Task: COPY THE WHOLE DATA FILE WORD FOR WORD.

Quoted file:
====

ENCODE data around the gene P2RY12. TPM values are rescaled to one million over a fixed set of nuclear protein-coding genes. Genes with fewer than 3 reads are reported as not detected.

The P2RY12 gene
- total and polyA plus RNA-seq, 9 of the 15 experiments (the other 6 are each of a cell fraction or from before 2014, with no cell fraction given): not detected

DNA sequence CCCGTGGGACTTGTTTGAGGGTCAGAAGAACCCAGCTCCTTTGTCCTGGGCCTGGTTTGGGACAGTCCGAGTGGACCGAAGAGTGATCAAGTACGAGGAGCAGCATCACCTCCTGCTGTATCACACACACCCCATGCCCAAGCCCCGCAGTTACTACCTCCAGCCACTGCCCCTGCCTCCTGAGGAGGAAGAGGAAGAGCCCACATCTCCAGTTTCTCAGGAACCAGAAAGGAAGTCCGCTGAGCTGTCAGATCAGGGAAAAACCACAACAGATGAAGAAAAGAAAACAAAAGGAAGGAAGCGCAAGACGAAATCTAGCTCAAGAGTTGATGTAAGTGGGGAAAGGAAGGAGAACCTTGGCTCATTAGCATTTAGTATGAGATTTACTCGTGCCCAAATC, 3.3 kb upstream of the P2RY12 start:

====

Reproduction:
ENCODE data around the gene P2RY12. TPM values are rescaled to one million over a fixed set of nuclear protein-coding genes. Genes with fewer than 3 reads are reported as not detected.

The P2RY12 gene
- total and polyA plus RNA-seq, 9 of the 15 experiments (the other 6 are each of a cell fraction or from before 2014, with no cell fraction given): not detected

DNA sequence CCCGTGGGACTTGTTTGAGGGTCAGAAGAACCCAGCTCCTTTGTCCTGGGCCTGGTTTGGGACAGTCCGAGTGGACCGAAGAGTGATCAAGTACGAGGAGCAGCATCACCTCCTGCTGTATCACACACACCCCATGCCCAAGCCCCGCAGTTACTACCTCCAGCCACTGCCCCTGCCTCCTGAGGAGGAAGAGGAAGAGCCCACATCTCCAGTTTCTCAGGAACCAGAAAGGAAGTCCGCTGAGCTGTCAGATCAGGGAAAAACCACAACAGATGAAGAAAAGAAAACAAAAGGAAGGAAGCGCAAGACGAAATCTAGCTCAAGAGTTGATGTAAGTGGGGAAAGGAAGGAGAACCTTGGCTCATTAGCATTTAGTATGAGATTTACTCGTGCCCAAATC, 3.3 kb upstream of the P2RY12 start: